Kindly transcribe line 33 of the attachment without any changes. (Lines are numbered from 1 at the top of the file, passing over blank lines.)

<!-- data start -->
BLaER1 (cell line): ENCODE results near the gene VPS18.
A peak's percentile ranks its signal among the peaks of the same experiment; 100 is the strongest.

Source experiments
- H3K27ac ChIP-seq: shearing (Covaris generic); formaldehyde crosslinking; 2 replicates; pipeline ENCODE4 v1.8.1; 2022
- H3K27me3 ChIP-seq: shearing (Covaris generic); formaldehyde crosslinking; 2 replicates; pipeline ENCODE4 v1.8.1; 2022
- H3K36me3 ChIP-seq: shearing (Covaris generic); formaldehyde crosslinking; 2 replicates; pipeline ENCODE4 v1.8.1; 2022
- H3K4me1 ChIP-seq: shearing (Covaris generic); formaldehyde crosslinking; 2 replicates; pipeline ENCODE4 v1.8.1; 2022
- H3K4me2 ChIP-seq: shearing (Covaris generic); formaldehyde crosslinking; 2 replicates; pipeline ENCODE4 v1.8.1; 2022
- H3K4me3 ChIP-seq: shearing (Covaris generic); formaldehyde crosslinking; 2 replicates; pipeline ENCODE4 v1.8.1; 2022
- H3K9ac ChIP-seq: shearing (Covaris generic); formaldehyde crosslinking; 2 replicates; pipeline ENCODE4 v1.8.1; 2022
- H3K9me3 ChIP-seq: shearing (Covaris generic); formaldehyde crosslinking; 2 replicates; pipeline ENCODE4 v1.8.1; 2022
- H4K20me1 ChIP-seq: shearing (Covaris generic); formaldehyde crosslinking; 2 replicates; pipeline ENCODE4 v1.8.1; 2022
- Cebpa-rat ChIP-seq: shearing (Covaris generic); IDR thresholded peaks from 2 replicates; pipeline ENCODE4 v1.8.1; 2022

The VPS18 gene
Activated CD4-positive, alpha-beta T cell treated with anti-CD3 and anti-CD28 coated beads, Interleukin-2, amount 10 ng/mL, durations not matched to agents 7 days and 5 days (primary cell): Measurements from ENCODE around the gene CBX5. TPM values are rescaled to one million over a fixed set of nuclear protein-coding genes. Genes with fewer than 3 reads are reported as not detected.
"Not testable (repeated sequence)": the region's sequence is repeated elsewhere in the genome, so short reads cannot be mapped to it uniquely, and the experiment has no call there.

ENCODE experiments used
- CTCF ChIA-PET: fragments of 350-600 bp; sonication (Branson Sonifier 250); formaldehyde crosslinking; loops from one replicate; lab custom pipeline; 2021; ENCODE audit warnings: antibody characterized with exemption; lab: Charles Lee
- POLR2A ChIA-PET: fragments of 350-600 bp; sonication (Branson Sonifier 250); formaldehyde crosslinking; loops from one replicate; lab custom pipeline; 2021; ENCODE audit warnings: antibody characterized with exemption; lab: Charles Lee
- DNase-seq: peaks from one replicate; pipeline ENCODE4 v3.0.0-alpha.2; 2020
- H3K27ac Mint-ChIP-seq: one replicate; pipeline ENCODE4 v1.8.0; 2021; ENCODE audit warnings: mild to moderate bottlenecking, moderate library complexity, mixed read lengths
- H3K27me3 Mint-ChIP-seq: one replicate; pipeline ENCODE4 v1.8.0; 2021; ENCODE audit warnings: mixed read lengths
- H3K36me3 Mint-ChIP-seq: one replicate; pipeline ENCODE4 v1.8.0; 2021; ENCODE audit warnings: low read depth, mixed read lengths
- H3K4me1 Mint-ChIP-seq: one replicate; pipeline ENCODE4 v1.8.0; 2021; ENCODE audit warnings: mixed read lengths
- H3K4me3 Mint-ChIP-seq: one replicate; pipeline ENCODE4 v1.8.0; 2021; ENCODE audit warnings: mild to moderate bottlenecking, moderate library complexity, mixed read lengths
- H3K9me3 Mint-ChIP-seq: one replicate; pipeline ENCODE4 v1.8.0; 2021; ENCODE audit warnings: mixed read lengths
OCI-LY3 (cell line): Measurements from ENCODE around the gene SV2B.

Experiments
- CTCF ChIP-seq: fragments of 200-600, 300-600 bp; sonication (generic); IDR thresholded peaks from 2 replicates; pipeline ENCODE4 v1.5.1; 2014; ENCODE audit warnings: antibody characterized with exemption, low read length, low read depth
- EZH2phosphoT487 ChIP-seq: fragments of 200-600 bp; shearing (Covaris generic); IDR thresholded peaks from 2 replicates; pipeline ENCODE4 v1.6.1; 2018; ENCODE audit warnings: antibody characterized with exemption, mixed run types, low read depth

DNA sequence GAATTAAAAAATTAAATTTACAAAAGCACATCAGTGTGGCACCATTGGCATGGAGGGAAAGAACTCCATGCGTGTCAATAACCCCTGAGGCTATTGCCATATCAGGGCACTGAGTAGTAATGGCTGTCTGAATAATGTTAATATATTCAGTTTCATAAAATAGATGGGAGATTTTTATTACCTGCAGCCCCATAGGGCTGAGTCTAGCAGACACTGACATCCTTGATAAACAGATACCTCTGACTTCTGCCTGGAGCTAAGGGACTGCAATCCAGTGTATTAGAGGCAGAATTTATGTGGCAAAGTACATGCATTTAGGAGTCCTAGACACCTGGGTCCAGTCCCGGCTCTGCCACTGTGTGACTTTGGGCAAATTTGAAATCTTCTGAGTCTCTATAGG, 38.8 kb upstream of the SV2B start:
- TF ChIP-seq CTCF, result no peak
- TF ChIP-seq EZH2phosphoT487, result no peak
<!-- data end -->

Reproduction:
- TF ChIP-seq EZH2phosphoT487, result no peak